Sails and rigging etc

Can someone explain to me why you don’t have a forestay (separate to a jibstay).Wouldn’t this assist with positioning the mast correctly ?

Secondly,why is it necessary to use materials like kevlar/mytek etc for sails.Aren’t cloth like dacron any good ?


I’ve learned, That the easiest way for me to grow as a person is to surround myself with people smarter than I am.
(what am I doing here?)lol

Ross, Some boat designs use a seperate forestay, others do not. Why add one if it is not needed?
The design of the rig determines how it will stand. a seperate forestay has very little to do with it.
As for sail material, the reason hardly anyone uses Dacron is that it is heavy, not flexable, absorbs water, and is prety much useless for any boat under 40" inches.
Composite materials give a beter sail shape, are lighter and stand up a lot better than Dacron. They are also easy to find. 3 oz Dacron, (the lightest we carry) is only available in large rolls unless you get it in cuts from a supplier like us.
FYI. A 100 yard bolt of Dacron will set you back around $1000.00
Tyvec is cheap. You can get it from any lumberyard or construction site north of the Mexican border.

Peter R.


Look for GRADE 14 for Tyvek. Softer and a bit more pliable to use. Some of the house wrap stuff is too stiff for a sail (stiffer than the 2-3 oz. Dacron)

Tyvec is cheap. [You can get it from any lumberyard or construction site north of the Mexican border.]

Peter R.


Thanks for your answer Pete,only trouble is I’m a l-o-n-g way south of the Mexican border [:D][:D]I spent a bit of time surfing the net today trying to find Aussie supplies but so far the closest I can get is disposable coveralls made from it.How would that be for a radical sail design[:-bulb] As for the forestay I can’t see any of the common classes of boat fitted with one and thought from my own personal use at this early learning stage that it would be easier to set up the mast using fore and aft stays and shrouds first then maybe it would be easier to set the sail rig after that. Just a thought.
Thanks again,

I’ve learned, That the easiest way for me to grow as a person is to surround myself with people smarter than I am.
(what am I doing here?)lol

<blockquote id=“quote”><font size=“1” face=“Verdana, Arial, Helvetica” id=“quote”>quote:<hr height=“1” noshade id=“quote”> so far the closest I can get is disposable coveralls made from it.How would that be for a radical sail design[:-bulb]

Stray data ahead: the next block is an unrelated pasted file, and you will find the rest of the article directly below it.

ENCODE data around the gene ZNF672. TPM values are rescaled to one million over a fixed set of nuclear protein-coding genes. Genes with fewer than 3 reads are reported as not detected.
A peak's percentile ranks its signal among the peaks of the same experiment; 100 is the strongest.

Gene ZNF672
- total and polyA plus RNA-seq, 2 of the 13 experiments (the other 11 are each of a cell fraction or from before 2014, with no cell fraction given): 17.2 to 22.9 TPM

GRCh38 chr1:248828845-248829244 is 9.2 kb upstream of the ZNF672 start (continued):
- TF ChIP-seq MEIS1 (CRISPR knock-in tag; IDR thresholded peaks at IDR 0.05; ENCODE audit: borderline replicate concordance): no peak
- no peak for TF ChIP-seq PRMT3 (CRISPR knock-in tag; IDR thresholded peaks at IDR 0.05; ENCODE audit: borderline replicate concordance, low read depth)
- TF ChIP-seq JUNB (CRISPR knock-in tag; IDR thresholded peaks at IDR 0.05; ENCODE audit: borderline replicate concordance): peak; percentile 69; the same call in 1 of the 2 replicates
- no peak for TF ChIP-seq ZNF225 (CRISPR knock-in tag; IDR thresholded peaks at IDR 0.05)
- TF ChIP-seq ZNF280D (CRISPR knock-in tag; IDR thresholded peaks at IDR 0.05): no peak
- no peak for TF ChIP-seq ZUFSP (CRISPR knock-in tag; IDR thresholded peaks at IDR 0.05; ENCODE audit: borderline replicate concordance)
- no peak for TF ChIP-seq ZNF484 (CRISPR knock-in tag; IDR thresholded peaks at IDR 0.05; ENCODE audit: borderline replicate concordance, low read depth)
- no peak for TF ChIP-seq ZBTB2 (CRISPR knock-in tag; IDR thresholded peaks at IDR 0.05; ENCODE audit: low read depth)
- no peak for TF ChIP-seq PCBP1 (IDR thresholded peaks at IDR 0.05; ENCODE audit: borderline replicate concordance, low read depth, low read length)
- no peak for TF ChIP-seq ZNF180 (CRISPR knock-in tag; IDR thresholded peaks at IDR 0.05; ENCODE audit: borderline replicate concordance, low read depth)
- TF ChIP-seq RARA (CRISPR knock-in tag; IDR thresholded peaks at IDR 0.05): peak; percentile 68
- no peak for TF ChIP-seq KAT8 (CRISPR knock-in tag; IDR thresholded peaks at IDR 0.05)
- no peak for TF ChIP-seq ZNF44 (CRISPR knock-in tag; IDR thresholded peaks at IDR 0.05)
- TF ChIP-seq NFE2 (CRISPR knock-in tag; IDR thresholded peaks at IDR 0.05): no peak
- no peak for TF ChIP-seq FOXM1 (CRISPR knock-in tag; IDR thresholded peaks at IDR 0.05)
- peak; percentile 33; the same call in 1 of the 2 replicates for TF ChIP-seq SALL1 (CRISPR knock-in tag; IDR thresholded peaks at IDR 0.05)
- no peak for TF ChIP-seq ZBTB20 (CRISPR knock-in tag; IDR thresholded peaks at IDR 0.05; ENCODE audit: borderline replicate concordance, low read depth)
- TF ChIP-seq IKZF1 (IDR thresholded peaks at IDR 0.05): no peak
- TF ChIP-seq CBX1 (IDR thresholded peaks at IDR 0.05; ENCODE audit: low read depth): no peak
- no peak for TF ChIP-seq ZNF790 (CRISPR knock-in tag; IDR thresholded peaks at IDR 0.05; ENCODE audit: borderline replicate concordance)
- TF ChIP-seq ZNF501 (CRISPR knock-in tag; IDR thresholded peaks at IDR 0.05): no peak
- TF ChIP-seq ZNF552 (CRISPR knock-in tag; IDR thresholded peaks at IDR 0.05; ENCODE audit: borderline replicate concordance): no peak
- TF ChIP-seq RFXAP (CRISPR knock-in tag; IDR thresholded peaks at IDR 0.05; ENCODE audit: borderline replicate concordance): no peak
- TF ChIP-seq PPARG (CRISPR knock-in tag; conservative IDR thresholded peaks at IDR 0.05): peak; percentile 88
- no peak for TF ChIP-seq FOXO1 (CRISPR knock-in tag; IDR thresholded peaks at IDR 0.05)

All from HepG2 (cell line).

<hr height=“1” noshade id=“quote”></blockquote id=“quote”></font id=“quote”>

I’ve made sails from disposable coveralls. The biggest problem is the ones I could get were fuzzy on one side and they would get fuzzier with use. They worked quite well and looked real scale. I think the stuff I used would have bagged out pretty quickly. Take a second look at the coveralls-if nothing else they are cheap![:D]

Vancouver Island

Why don’t you guys use materials like Mica film or Mylar?



I use 1.5oz Mylar for my sails. I get it from the local Sabot sailmaker.

2.2 oz Dacron can be bought very easily from sailmakers as well.

If you want to try Tyvek, check out the larger printing companies.


[:-paperbag]Ross Mate,
The reason it is <font color=“blue”>NOT</font id=“blue”> desirable to have both a forestay and a jib luff stay is that getting the balance of tension between the two is a nightmare. [:-ouch]
It is most important to have a tight jib luff for pointing ability. If the sole method of forward rig tension is through the jib luff stay, then you are assured of that straight luff to enable the sail to set correctly. Provided you have a separate adjustment for the actual sail luff itself as you still need to slacken or tighten the sail depending on the wind strength.[:-weepn]
The other device that is essential, is at the other end of the jib boom and is the <font color=“navy”><font size=“2”>Leech Line.</font id=“size2”></font id=“navy”>
This is a most important ajustment, to give the correct twist to the jib slot. [:-timebm]
Some of the kit classes can be made to perform so much better with the fitting of this simple device provided it is class legal.[:-pirate]

Edit for spleling

Do it NOW before it`s too late.

Thanks for the tip on finding tyvek Peter! i just contacted “snap printing” and they can sell me an a3 sheet for 95 cents a sheet (though i would like a little larger that’s all they can get) anyone else have a supplier for tyvek in Australia??? been trying building suppliers but seems it is not used here. I am also looking for a cheap material for “practicing via trial and error” to make sails.